Sonoma Stories: Sonoma County’s last reserve deputy sheriff signs off
Through the 22 years Anthony Duckworth responded to 911 calls and took look-sees into suspicious circumstances in unincorporated areas of Sonoma County, it was impossible to tell the key difference between him and all, or nearly all, of his fellow deputy sheriffs.
Duckworth was out there wearing the badge and doing the work — for free.
As a one-day-a-week reserve deputy, the 57-year-old British-born Petaluma investment advisor did everything professional deputies do. But he did it as a volunteer.
Sometimes a civilian he’d pulled over or approached would point a finger and declare, “I pay your salary.” Duckworth admits he was tempted to reply, “Well, actually … ” But he always thought better of it and didn’t let on that he wasn’t paid at all.
When he retired days ago from the county’s 52-year-old reserve deputy sheriff program, Duckworth became, for the moment at least, the last of a breed.
In years past, as many as 75 trained reservists worked part-time and voluntarily alongside paid, full-time deputies. Those volunteers augmented the department’s paid staff and in times of crisis presented a quick, economical way to put more deputies in the streets.
Some reservists, like Duckworth, kept their regular civilian jobs and enjoyed the challenges and rewards of a second voluntary career in law enforcement. Santa Rosa attorney Mike Voorhees had been a reserve deputy for 40 years when he worked his final patrol shift in 2016.
Other reservists used the volunteer position as a stepping stone to paid police work: Two former Sonoma County sheriffs, Jim Piccinini and the late Mark Ihde, began their careers as reserve deputies.
With Duckworth’s retirement, the department has no more reservists. Current sheriff Rob Giordano marked Duckworth’s departure by praising him and all who’ve served as reserve deputies, and by granting Duckworth a promotion that allowed him to retire as captain of the reserves.
A roomful of appreciative career deputies smiled and applauded as Giordano presented Duckworth a Reserve Captain badge and thanked him for the more than 7,000 hours he put in serving and protecting the people of Sonoma County.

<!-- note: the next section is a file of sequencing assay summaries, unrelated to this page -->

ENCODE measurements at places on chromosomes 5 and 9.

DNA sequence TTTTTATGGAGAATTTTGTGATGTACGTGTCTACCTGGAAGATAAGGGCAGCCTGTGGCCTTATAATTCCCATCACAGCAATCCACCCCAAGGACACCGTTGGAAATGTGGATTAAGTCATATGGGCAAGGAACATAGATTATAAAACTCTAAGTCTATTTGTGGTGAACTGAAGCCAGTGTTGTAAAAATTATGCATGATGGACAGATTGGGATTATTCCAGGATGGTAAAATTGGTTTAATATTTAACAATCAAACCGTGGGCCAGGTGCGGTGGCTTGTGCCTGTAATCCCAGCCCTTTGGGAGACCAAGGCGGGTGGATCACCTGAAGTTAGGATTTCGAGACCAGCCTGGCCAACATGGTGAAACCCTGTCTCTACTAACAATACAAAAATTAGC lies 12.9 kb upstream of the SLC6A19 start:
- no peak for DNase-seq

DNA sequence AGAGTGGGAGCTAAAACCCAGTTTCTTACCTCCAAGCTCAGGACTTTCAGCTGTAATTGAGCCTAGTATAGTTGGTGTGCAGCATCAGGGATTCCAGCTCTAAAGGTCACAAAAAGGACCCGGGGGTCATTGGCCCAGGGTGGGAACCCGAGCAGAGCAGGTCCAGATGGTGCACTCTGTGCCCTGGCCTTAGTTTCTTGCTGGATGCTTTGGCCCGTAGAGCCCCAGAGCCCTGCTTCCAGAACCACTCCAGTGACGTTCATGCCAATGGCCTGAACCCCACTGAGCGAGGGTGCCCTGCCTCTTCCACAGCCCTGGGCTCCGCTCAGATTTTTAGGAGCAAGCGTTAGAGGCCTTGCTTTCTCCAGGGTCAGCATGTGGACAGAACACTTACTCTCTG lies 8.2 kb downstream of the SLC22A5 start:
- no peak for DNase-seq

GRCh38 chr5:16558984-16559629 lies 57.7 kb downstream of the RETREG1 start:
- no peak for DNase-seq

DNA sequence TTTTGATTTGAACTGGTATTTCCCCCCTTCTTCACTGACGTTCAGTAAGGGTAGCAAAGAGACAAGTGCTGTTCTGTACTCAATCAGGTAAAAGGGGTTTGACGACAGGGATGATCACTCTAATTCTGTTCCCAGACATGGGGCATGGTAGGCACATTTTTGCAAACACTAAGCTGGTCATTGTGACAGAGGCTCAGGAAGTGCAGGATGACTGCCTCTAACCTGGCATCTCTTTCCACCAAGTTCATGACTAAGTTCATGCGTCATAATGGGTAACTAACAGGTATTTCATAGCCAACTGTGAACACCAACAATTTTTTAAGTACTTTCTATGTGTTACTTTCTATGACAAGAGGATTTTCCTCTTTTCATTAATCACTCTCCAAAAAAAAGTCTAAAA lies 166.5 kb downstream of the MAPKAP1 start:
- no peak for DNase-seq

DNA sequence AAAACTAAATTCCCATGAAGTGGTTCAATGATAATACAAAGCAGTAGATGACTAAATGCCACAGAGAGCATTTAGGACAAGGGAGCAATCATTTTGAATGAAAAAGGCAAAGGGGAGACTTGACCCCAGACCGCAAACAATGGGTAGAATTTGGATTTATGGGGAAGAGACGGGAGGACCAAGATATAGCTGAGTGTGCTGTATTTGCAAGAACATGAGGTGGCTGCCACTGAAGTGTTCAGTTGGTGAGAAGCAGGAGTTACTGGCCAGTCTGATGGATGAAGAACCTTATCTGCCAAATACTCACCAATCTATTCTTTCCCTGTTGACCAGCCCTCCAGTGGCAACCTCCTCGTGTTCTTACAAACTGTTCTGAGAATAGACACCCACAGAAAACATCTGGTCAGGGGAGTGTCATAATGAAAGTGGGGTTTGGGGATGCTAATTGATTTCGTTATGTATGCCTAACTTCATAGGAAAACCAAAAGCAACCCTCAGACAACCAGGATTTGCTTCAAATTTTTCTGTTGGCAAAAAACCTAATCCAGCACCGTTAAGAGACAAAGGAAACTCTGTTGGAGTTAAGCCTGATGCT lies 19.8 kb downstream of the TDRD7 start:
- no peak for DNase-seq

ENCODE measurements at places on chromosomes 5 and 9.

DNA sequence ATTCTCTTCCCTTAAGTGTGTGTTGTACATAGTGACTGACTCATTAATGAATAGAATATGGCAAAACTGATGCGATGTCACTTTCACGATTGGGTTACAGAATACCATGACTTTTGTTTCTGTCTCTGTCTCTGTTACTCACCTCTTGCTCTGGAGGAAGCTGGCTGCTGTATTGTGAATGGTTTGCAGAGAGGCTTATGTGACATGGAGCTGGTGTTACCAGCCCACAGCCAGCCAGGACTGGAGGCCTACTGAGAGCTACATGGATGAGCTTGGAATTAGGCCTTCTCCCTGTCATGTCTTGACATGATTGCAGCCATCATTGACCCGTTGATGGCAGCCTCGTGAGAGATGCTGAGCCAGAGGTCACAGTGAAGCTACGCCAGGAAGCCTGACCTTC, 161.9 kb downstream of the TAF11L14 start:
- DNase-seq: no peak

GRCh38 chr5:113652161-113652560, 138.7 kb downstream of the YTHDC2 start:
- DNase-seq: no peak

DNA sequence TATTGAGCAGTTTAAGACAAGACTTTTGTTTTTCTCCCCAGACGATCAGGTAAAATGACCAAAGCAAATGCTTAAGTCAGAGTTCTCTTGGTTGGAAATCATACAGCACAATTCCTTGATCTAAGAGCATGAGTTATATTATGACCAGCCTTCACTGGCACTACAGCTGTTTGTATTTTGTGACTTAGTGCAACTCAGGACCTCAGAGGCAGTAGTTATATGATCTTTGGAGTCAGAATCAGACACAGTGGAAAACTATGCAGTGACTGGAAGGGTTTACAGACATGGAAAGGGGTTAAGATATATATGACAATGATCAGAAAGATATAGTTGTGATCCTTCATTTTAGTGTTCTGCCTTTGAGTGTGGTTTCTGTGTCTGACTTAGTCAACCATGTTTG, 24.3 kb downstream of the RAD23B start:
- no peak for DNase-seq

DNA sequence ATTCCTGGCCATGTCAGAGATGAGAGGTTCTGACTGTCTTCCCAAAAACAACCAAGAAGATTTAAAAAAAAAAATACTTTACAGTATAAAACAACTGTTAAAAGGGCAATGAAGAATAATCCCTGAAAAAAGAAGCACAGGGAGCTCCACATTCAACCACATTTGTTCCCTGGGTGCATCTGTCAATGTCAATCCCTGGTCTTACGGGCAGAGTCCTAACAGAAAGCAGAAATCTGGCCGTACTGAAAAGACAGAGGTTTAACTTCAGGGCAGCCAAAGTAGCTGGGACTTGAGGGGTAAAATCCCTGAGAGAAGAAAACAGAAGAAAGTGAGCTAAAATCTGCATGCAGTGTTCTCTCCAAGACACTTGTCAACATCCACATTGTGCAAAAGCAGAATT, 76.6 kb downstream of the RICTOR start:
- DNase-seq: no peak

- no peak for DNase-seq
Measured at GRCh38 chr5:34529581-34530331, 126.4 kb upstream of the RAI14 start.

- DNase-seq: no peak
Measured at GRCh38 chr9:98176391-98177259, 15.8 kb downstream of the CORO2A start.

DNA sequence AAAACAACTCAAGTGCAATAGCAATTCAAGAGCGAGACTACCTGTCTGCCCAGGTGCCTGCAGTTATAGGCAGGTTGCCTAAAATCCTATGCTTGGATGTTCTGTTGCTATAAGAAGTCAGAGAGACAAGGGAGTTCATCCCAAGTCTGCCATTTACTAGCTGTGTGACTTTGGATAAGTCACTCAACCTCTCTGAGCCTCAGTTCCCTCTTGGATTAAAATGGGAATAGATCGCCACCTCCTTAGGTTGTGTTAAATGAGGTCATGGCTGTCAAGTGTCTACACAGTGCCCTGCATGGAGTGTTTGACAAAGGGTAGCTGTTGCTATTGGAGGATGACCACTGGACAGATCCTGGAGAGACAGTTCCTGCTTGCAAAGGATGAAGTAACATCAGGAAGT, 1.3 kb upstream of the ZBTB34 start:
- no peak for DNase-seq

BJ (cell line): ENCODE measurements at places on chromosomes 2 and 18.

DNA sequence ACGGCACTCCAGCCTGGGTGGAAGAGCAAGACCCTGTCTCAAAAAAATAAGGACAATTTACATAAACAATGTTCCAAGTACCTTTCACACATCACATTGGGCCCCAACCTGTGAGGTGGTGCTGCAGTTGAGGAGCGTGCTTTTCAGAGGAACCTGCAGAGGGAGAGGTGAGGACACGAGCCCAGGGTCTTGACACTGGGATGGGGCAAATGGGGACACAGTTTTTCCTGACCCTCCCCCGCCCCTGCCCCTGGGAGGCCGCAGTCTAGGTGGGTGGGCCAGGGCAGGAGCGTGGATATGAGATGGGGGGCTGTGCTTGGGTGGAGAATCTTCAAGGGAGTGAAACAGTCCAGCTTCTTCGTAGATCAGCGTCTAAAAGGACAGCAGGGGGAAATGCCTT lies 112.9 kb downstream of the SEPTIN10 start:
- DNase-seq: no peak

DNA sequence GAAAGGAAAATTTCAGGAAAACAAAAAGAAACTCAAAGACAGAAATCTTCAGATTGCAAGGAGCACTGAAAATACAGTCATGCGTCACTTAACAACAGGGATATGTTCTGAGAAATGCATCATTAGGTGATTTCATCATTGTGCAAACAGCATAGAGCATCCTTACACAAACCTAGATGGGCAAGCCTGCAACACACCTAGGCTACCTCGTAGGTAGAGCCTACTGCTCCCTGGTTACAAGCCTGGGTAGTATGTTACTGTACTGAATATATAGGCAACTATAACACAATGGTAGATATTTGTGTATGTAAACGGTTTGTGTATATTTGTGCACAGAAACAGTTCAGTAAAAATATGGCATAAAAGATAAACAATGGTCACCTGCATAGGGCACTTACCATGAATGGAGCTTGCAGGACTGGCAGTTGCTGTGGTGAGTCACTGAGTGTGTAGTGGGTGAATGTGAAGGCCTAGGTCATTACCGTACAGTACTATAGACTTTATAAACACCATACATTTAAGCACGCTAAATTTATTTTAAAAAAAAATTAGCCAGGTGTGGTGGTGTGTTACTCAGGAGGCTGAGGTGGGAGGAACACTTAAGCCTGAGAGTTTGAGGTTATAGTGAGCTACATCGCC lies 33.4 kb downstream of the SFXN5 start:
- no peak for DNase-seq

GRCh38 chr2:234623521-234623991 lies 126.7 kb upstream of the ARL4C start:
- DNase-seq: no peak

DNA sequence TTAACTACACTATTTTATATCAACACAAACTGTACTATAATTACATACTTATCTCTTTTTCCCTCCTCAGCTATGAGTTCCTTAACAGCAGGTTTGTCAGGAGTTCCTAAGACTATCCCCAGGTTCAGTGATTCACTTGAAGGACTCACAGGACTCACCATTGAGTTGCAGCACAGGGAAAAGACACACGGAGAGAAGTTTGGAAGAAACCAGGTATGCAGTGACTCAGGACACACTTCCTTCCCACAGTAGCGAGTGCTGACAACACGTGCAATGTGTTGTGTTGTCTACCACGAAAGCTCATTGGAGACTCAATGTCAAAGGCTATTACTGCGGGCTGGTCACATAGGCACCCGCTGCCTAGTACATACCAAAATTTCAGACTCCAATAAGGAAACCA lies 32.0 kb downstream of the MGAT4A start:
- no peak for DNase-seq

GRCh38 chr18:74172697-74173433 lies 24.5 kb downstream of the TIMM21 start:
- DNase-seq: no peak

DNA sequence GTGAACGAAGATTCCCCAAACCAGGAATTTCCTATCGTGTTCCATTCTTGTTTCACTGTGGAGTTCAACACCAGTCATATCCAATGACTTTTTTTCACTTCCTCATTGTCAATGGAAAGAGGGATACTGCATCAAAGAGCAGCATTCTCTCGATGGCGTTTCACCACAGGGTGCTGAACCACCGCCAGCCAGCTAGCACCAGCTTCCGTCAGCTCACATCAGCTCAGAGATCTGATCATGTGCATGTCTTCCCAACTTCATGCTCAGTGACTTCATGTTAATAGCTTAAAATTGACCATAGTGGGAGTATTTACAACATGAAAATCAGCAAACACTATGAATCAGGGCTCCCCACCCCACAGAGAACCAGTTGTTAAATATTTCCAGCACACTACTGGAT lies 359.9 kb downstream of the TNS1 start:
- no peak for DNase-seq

That he did it while also working a full-time job and supporting a family, Giordano said at a surprise send-off for Duckworth at the sheriff’s office, “is amazing.”
“We love the reserves, but the world has changed so much that we can’t get reserves like we used to,” the sheriff said.
There was a time when it was simpler to become a reserve deputy in Sonoma County, when the training and qualifying were not as rigorous. But for years now, a prospective reservist must pass the same background checks, fulfill the same requirements and complete the same training as someone seeking to become a full-time deputy or police officer.
It’s a lot to ask of potential reserve deputies, Giordano said. If accepted, he said, “they get into a patrol car and risk their lives, for free.”
Just now there’s strong demand for qualified people interested in being hired as peace officers and that, too, contributes to the decline in interest in the reserve program. There’s no need for an academy graduate to become a reservist as an introduction to law enforcement if he or she is able to quickly find a paying job.
Despite all that, Giordano doesn’t believe that with Duckworth’s retirement the sheriff’s office has seen the last of the reservists.